The time of year you visit is another determinant of Touring Block strategy. In the hotter months, take that afternoon block to swim, have a meal at an air-conditioned restaurant, or take a nap. Then visit a park when it’s cooler at night during the typically later summer park hours. In cooler weather, when the parks close earlier, you might skip a break to enjoy the afternoon block inside the park during daylight hours and set a more relaxed pace for the evening. Or if it’s a busy time of year at the parks, you may need to dial back the number of attractions you can see during a Touring Block.

Strategic scheduling of FastPass+ reservations can also complement your Touring Block strategy. You can schedule up to three FastPass+ choices in advance in the same park; once these are used, you can schedule subsequent (or rolling) FastPass+ reservations one at a time for your current park or another park. For example, after using your one to three prescheduled FastPass+ reservations  for you morning Touring Block, you can book your first rolling FastPass+ in your current park/block or a park you plan to hop to in a later block. Another strategy is to schedule your in-advance FastPass+ reservations for the afternoon or evening block and take advantage of shorter lines in the same or another park in the morning. See here for more details and tips on using FastPass+.

Touring Blocks and Touring Plans

TouringPlans’s Personalized Touring Plans allow you to choose attractions, parades, shows, and other entertainment; input FastPass+ reservations; and specify your plan’s start and end times. These features make them a great way to put your Touring Blocks into action before your vacation to see if they are workable. If the initial start and end times of a block don’t work, you can use your Touring Plan to adjust them or know that you need to save some attractions for another day.

And if your Touring Blocks include some of the new entertainment introduced at Disney World this spring and summer (of course they will!), many of the shows are at set times. A Touring Plan can help ensure that your plans take this timing into account.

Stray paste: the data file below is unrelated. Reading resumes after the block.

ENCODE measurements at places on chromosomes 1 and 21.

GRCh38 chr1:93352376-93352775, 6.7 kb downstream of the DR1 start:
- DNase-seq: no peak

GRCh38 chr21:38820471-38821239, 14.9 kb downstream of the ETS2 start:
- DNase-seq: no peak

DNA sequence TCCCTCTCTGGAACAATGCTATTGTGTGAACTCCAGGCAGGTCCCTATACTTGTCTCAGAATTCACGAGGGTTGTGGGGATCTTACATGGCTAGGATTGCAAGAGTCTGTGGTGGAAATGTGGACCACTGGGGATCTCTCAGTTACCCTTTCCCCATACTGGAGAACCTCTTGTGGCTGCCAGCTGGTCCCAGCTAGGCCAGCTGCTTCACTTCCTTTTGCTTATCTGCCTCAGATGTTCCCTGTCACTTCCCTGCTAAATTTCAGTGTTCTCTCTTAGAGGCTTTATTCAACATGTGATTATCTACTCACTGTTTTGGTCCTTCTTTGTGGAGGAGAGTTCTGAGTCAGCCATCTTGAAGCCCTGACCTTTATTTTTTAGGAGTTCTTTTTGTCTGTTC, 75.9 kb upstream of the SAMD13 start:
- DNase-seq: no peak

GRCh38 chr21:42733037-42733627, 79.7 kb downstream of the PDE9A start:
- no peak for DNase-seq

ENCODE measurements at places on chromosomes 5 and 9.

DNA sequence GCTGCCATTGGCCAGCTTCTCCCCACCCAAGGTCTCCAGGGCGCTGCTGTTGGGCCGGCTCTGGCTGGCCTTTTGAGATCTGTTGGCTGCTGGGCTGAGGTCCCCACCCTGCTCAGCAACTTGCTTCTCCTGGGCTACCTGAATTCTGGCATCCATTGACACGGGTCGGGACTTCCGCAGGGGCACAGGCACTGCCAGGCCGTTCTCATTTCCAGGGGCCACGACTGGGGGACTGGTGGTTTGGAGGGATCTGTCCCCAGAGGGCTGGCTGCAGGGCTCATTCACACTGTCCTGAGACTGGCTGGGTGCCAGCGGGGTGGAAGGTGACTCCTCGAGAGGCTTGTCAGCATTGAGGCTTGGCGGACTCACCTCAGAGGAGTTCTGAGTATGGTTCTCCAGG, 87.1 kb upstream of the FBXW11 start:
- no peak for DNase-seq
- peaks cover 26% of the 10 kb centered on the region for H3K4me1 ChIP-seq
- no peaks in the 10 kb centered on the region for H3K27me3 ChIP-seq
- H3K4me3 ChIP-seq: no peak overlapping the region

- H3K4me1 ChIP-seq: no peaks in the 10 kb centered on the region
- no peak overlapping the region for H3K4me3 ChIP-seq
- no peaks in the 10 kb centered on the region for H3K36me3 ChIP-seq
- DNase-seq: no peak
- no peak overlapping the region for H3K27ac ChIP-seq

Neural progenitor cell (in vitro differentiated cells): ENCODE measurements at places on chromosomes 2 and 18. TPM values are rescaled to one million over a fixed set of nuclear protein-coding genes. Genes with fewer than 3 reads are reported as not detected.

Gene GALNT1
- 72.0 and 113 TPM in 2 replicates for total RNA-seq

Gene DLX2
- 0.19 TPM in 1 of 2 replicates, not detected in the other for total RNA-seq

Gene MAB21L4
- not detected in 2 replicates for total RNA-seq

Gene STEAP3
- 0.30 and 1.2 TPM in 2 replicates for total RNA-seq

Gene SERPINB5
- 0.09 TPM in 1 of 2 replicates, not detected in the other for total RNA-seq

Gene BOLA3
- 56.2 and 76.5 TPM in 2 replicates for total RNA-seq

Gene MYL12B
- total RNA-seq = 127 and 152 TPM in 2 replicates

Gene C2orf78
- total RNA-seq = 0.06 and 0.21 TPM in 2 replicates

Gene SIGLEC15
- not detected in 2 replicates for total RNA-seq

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Sarah Graffam

Sarah gets that giddy feeling when walking down Main Street, U.S.A. (and sometimes in her own living room just thinking about her next trip to Disney World). She is a Disney Vacation Club member and has been a professional writer and editor since 1990. Other favorite places she has traveled include Hong Kong, the Czech Republic, England, the Caribbean, Hawaii, Alaska, Kenya, Tanzania, and Disneyland.

3 thoughts on “Awaken Your Disney World Strategy with “Touring Blocks”

  • This is pretty much how I plan my days. While I love reading and studying in-depth touring plans and strategies, they don’t always more the most sense for how my family tours the parks. By breaking the day in to blocks, I can easily plan for “marquee” events like FP on headliner rides or ADRs, and still leave down time within the block for secondary attractions, impromptu shows and leave other other blocks free for visiting a second park or enjoying our resort.

  • Two additional cents worth to add on to a great article…

    I have learned as an Alpha Planner that this is essential for large family vacations. Some family members do not like to be “ordered” on vacation…so, this serves as the “suggested” lineup for the different days of the trip. Some days, Dad wakes up and takes the tweens to early entry, while Mom gets a “sleep-in” day, etc.

    Put all the group meals/activities with specific reservation times on the plan, and then allow for individual flexibility at other times.
    One more thing: The night before, I make sure that everyone is very clear as to what time to meet at the bus stop the next morning and which park we are touring(which bus to get on). If you are not on the bus, that means you are on your own for that block of time. I have spent 12 months planning what to do when with the least amount of wasted time; so don’t doubt me on this!
    I feel much better now, thank you.

  • I too, spend all year tweaking our plans to minimize wait times, arranging meals, and recreation outside the parks, on and off property. (My family calls me the Vacation Nazi) Even though there might be a few grumbles as they get up in the morning, I have heard both of my daughters tell their friends….”we go to WDW every July. Its crowded-but my mom plans everything, and we haven’t waited in line longer than 20 minutes for a ride!” Thanks Touring Plans:)